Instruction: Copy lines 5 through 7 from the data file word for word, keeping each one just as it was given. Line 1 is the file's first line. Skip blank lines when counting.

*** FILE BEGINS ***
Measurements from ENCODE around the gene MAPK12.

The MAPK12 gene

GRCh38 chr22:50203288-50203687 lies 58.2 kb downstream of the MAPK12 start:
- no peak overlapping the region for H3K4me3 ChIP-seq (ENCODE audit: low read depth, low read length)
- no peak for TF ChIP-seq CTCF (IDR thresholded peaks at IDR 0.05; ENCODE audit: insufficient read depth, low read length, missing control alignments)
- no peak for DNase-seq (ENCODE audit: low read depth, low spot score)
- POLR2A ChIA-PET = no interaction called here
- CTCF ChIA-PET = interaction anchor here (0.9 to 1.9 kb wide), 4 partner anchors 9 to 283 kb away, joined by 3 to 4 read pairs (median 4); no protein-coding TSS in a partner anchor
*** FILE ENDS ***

- no peak for TF ChIP-seq CTCF (IDR thresholded peaks at IDR 0.05; ENCODE audit: insufficient read depth, low read length, missing control alignments)
- no peak for DNase-seq (ENCODE audit: low read depth, low spot score)
- POLR2A ChIA-PET = no interaction called here